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COVID-19 Infection Control Considerations in the Transport Setting [Nancy Purcell]
March 13, 2020 8:17AM

Transporting patients with suspected or confirmed exposure to communicable diseases is not a new situation in the medical transport industry. Whether the common cold, flu or more ...
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Clinical Operations Forum
Wednesday May 23, 2012 at 3:06PM

Happy EMS Week!

EMS week is a chance for all of you to receive a little recognition and appreciation.  It is a celebration to honor EMS providers throughout the industry who deliver the science of lifesaving emergency medical care through the art of caring and compassion.  But unlike other “artists”, you practice your art 24 hours a day, 7 days a week. 

We celebrate this week every year to show our appreciation for a job well done.  All around the country, EMS awareness festivals will be in full swing—hot dog stands, presentations on safety and health awareness, and, of course, “show and tell” of the cool stuff—local ambulances and helicopters.  A demonstration of the best.

What most of the public doesn’t hear about are the stresses of the job—long shifts, working in extreme weather when you have sweat rolling down your brow in the heat or numb toes and fingers from the cold, budgetary cuts . . . .  The list goes on and on.  But what I would like to ask each of you to do is to remember one thing—why you got into this line of work to begin with.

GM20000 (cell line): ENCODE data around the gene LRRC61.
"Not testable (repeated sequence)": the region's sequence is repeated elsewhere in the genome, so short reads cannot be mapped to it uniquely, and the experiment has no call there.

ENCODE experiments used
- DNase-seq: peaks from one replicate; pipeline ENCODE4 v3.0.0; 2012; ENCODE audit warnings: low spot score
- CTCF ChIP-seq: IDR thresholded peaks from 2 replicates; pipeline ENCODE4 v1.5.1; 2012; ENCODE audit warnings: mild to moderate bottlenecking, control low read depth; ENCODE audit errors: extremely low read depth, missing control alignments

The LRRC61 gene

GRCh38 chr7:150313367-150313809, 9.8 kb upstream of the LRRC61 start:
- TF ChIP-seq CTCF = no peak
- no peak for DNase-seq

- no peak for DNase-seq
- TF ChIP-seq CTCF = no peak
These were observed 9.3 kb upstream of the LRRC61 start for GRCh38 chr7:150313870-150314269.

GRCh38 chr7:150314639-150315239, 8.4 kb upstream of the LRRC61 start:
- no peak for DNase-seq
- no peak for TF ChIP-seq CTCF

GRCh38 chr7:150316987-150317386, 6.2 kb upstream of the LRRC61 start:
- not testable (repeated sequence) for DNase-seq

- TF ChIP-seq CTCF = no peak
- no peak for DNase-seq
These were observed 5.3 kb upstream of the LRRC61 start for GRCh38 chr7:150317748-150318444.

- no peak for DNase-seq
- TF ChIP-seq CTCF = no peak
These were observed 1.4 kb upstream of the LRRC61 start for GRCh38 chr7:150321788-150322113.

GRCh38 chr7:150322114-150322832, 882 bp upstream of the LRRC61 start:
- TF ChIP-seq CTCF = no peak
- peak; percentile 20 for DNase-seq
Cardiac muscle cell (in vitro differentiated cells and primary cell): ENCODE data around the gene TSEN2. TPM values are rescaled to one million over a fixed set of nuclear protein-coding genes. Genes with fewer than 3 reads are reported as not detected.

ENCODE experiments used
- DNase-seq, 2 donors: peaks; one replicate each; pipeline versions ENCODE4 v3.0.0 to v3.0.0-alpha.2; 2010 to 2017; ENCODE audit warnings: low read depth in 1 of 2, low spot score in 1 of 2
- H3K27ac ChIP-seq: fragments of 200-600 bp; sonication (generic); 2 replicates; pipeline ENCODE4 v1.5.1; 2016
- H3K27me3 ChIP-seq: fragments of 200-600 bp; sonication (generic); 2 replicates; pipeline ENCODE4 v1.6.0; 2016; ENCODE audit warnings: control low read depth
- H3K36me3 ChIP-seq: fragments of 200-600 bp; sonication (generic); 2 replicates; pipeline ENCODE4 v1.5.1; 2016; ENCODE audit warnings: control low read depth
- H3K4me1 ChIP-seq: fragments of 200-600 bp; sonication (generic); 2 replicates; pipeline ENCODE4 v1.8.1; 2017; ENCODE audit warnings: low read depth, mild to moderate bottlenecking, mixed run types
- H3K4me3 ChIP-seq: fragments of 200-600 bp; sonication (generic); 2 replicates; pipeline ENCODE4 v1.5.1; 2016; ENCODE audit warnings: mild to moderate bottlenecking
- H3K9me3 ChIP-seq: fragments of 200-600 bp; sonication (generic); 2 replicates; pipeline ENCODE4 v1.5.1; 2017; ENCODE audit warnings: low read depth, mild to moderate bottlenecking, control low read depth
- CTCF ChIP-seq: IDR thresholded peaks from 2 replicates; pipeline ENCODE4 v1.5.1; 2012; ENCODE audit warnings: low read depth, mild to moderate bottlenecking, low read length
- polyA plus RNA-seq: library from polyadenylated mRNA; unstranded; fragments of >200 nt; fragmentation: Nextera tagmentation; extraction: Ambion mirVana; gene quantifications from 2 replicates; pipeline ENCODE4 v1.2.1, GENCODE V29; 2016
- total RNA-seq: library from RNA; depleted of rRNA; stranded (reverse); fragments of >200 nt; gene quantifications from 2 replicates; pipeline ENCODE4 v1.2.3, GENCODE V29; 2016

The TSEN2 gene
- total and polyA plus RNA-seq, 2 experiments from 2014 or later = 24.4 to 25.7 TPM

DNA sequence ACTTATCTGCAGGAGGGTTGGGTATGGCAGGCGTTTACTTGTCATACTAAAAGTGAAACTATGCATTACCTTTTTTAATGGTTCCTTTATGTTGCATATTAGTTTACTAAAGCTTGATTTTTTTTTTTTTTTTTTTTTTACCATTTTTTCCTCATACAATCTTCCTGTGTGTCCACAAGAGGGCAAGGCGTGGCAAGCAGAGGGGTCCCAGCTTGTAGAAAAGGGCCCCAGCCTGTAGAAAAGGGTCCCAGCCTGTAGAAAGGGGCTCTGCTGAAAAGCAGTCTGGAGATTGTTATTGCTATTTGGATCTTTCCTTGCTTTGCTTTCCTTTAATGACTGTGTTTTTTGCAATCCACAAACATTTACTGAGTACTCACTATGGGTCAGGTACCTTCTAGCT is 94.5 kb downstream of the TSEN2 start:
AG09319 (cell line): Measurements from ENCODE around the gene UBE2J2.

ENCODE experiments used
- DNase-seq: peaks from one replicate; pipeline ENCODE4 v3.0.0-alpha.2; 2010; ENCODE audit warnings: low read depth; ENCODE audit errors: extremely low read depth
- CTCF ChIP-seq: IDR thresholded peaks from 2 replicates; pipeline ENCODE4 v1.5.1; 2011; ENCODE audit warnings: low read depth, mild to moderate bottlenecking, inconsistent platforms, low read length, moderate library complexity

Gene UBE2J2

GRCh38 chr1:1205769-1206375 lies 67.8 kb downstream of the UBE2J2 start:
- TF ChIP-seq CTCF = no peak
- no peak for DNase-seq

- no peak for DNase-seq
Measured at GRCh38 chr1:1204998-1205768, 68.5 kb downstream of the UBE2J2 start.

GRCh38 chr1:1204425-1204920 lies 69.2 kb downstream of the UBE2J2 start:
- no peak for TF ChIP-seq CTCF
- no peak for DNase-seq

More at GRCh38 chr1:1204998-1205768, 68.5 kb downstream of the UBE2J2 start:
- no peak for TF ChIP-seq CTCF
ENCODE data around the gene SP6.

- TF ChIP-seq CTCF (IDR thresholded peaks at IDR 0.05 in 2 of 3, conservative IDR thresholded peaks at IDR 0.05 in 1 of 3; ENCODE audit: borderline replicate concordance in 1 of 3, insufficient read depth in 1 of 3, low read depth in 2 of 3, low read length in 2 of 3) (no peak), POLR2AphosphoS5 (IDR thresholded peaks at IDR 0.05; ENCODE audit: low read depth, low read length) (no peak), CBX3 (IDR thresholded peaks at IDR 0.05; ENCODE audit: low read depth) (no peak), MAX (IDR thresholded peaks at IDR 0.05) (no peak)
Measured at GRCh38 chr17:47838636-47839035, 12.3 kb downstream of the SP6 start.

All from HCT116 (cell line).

For some, it’s the “cool” factor.  I remember being on-call one Sunday when my pager sounded.  “We have 26 week twins and we need you to come in.”  My children were still young and hated it when I had to drop everything and go in to work.  When I rendezvoused with the helicopter, I put my helmet on, tucked my head low and hopped into the ship.  As we lifted off, my kids were later reported to exclaim, “That is SO COOL.”  Yes, there is a cool factor, but that isn’t the real reason we do this work.

So why do we do this work?  Once we get past the more superficial reasons, like “because it’s cool”, I believe there is even a deeper reason.  I believe it speaks to who EMS workers really are.  I believe it’s because you desire to really make a difference in a person’s life—literally.  I believe each of you is given a certain set of skills and talents that you use to give others a second chance at life.  You use them on a moment’s notice and without thinking twice.  And you are really good at what you do.  It is the core of who you are as a person. 

Not everyone can do this important work . . . but you do.  And to you we say, THANK YOU!

Posted by Nancy Purcell
[Last Edited by Nancy Purcell May-23-12 at 3:05PM]

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